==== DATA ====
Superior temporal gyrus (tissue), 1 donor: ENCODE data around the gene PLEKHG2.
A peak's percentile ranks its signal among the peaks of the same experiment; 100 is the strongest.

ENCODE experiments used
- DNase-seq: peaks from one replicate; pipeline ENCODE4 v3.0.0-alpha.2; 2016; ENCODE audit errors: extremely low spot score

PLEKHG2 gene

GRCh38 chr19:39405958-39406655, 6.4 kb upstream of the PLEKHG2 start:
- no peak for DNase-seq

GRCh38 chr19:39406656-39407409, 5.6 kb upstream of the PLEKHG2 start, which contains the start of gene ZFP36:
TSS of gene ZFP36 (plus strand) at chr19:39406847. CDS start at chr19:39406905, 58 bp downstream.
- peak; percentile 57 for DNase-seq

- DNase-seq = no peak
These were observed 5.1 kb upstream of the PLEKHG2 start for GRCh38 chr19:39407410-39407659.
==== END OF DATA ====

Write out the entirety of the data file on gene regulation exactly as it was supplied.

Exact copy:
Superior temporal gyrus (tissue), 1 donor: ENCODE data around the gene PLEKHG2.
A peak's percentile ranks its signal among the peaks of the same experiment; 100 is the strongest.

ENCODE experiments used
- DNase-seq: peaks from one replicate; pipeline ENCODE4 v3.0.0-alpha.2; 2016; ENCODE audit errors: extremely low spot score

PLEKHG2 gene

GRCh38 chr19:39405958-39406655, 6.4 kb upstream of the PLEKHG2 start:
- no peak for DNase-seq

GRCh38 chr19:39406656-39407409, 5.6 kb upstream of the PLEKHG2 start, which contains the start of gene ZFP36:
TSS of gene ZFP36 (plus strand) at chr19:39406847. CDS start at chr19:39406905, 58 bp downstream.
- peak; percentile 57 for DNase-seq

- DNase-seq = no peak
These were observed 5.1 kb upstream of the PLEKHG2 start for GRCh38 chr19:39407410-39407659.